African Cheetahs Will Be Reintroduced to India 70 Years After Local Extinction
The country’s last cheetah was hunted in Chhattisgarh in 1947, and the cheetah was declared extinct in India in 1952.
Efforts are currently underway to re-introduce cheetahs, which were declared locally extinct almost 70 years ago, to India. As evaluations of habitats across the country for conduciveness to the African cheetahs have begun, experts say bringing in cheetahs could be a valuable step towards conservation of the species, as well as of the ecosystem.
Earlier this year, the Supreme Court ruled to allow the cheetah’s re-introduction and appointed a three-member expert committee to carry out a technical evaluation of re-introduction sites — factoring in topography, safety, and prey availability for cheetahs transferred from Namibia.
When the discourse on re-introduction of cheetahs had first begun some decades ago, the plan was to translocate Asiatic cheetahs to India, since they were understood to share greater similarities to the subspecies that previously existed here. The only remaining Asiatic cheetahs are in Iran. Due to their declining population, which is now estimated at below 50, Iran declined to part with any cheetahs, and chose to focus on their conservation in their present habitat.
DNA tests of the African cheetahs from Namibia have shown that the subspecies is 89% similar to the Asiatic one — a salient consideration in the Supreme Court’s decision to allow the translocation. “All cheetahs are one species with many subspecies,” M.K. Ranjitsinh, Ph.D., an authority on wildlife and nature conservation in India and one of the authors of India’s Wildlife (Protection) Act, 1972, told IndiaSpend.
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Some experts note that introducing the African subspecies can have a range of benefits. “Re-introducing cheetahs in India will help relieve pressure on the species by creating additional habitat, which the cheetah desperately needs to survive. It will also help increase the species’ genetic diversity,” Laurie Marker, a conservation biologist who founded the Cheetah Conservation Fund, a research and lobby institution in Namibia, wrote in Down To Earth in 2018.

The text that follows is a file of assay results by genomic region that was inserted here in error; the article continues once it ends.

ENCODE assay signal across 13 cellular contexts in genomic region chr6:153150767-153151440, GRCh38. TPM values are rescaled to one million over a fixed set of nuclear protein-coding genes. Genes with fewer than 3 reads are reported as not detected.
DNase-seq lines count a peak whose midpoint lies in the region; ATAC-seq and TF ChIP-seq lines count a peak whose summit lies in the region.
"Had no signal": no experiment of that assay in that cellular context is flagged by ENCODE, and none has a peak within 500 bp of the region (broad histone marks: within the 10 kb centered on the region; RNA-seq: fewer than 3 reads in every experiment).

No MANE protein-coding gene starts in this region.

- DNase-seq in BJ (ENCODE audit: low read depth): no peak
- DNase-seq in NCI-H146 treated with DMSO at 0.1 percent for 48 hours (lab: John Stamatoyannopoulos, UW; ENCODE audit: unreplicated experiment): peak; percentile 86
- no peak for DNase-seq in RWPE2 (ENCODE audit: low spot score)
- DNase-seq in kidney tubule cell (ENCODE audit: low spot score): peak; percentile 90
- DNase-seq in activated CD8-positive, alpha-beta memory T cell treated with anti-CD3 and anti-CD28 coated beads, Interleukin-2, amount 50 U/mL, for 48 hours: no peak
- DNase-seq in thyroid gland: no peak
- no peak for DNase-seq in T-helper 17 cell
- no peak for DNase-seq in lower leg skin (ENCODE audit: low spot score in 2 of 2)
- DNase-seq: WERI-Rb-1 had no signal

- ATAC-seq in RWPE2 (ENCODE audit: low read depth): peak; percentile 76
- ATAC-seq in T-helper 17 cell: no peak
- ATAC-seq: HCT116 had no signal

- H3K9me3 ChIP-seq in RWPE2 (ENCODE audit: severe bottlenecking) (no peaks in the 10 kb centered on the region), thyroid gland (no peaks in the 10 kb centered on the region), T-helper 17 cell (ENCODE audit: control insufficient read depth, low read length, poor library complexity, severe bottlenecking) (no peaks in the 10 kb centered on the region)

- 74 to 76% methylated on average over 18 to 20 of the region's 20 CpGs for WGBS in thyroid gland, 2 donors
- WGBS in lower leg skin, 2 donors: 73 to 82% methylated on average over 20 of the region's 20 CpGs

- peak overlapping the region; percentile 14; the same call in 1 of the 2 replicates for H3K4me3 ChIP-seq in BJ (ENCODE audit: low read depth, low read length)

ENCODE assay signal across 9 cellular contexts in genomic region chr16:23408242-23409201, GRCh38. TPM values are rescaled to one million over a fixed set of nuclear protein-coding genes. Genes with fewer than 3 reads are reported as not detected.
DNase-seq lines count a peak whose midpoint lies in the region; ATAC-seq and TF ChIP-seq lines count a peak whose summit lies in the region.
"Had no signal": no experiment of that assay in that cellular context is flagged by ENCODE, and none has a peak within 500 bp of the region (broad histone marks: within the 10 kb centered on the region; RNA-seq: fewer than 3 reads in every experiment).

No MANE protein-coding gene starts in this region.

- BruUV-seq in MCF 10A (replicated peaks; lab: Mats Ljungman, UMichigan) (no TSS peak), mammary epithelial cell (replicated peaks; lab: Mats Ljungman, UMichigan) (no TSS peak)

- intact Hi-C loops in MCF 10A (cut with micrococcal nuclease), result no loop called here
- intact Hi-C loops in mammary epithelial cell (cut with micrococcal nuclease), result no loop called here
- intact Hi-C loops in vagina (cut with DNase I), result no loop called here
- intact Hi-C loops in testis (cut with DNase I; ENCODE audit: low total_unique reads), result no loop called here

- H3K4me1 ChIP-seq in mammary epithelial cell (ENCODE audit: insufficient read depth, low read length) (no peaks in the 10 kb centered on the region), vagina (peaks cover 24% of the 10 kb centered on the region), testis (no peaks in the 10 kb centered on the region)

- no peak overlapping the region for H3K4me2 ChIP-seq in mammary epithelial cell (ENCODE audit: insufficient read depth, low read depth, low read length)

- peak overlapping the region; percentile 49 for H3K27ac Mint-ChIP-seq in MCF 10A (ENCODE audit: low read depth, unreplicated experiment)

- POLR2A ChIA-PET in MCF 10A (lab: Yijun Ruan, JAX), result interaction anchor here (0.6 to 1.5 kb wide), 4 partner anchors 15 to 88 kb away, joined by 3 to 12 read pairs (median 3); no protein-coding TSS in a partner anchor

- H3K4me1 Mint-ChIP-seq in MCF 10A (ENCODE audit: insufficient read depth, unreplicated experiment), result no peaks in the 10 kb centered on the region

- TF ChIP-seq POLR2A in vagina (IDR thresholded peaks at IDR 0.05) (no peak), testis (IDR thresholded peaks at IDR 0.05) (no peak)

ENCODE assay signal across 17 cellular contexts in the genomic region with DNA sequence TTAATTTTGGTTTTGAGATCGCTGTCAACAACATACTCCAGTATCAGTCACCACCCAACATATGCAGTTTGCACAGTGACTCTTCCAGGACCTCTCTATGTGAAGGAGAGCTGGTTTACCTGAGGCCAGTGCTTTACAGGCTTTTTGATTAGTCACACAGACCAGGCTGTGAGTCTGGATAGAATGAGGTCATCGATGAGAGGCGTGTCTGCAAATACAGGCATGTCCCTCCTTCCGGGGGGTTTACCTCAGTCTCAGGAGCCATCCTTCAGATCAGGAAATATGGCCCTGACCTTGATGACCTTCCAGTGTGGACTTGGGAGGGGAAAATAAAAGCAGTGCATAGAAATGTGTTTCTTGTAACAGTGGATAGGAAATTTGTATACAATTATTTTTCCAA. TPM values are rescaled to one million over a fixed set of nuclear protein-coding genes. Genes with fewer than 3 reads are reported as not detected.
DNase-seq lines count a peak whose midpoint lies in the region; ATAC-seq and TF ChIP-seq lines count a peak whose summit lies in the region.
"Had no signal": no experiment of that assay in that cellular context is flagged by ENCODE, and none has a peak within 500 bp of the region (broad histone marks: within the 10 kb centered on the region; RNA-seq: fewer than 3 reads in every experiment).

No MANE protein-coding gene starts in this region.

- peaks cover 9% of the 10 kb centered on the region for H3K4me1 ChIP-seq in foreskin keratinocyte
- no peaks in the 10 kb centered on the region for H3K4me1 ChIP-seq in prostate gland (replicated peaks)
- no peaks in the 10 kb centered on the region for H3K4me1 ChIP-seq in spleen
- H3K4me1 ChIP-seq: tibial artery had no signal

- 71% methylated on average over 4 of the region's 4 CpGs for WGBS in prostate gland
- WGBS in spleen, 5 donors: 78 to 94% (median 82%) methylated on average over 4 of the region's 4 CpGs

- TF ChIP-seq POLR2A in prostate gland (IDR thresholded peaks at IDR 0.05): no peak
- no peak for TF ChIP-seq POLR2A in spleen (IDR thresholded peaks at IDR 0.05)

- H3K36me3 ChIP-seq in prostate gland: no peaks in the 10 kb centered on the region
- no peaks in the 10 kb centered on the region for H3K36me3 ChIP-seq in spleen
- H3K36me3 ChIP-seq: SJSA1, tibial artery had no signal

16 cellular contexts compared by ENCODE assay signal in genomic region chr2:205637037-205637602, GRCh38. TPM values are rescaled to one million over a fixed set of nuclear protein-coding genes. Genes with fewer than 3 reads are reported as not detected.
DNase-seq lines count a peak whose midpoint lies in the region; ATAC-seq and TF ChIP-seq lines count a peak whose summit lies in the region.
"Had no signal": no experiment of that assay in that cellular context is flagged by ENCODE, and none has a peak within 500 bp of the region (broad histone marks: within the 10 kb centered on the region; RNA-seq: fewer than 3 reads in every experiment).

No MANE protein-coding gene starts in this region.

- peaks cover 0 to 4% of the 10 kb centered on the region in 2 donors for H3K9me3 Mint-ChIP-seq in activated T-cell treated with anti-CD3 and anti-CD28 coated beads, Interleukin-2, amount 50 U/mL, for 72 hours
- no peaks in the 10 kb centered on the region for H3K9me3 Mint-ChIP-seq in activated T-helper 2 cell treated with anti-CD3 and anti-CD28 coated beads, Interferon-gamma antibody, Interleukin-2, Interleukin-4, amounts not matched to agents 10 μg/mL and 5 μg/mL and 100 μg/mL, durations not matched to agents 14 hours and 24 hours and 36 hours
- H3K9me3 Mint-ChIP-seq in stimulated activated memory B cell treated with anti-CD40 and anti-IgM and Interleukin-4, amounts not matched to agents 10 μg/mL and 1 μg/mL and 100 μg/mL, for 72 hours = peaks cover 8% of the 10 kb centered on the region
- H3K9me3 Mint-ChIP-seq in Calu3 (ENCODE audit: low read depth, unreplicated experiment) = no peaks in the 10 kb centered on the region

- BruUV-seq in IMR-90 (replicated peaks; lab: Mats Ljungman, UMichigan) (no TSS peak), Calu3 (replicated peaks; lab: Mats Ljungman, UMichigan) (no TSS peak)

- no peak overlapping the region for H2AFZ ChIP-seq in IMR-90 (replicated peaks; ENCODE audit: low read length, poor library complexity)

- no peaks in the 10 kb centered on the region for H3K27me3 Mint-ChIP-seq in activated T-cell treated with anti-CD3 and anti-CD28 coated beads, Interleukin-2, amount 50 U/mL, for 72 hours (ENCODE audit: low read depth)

However, despite the benefits to the species, experts note that re-introductions present an ethical dilemma: the suffering of individual animals during re-introduction efforts. “[But] in order to enhance biodiversity and offer a multitude of life forms on earth a fair chance to reestablish, some individuals may need to experience hardship; that is, the envisaged consequences justify the means,” a paper published earlier this year argues. It also notes that guidelines to carefully monitor the re-introduction to minimize the suffering of individual animals should be of paramount importance in re-introduction processes.
Moreover, some experts argue that re-introduction benefits not only the species itself, but also the environment they live in. “Re-introductions of large carnivores have increasingly been recognized as a strategy to conserve threatened species and restore ecosystem functions… India now has the economic ability to consider restoring its lost natural heritage for ethical as well as ecological reasons,” a 2010 report by the Wildlife Institute of India (WII) assessing the feasibility of re-introducing the animal to the Indian landscape, noted.
The WII paper notes that the re-introduction of the cheetah, a large predator, would help in restoring “historic evolutionary balance” by “enhanc[ing] and maintain[ing] the diversity in lower trophic levels of the ecosystems.” Experts state that the re-introduction could play an important role in ecological conservation by restoring the original habitats of the cheetah alongside its biodiversity — including not just its prey-base, but also its co-predators — some of which are themselves on the brink of extinction.
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Ranjitsinh also explained the re-introduction of cheetahs could help draw much-needed attention to the conservation of India’s grasslands and species endemic to it, which are often overlooked. “You take up flagship species to focus on different ecotypes and biomes. We use this because, in India, symbolism matters a great deal. In the process of getting cheetahs, if we assess our grasslands and work on them to make them suitable for the introduction, we will have already achieved a lot,” he added.
Previously, India was considering several sites across Rajasthan, Madhya Pradesh, Gujarat, Uttar Pradesh, and Chhattisgarh for the re-introduction of the cheetah — but, at present, it appears that efforts have been focused on Madhya Pradesh. “Madhya Pradesh had in the past been home to cheetahs. The state has a long conservation history; we have the habitat,” J.S. Chauhan, Additional Principal Chief Conservator of Forests, told the press.
The last cheetah spotted in India was hunted in Chhattisgarh in 1947. Subsequently, in 1952, the cheetah was declared extinct in India.
“Initially, we thought we would get 10 cheetahs to begin with and get them acclimatized. We don’t yet know how many in total… Look, it is a challenging project but it is worth trying [rather] than saying it is difficult and not doing it at all,” Ranjitsinh noted.
Devrupa Rakshit is an Associate Editor at The Swaddle. She is a lawyer by education, a poet by accident, a painter by shaukh, and autistic by birth. You can find her on Instagram @devruparakshit.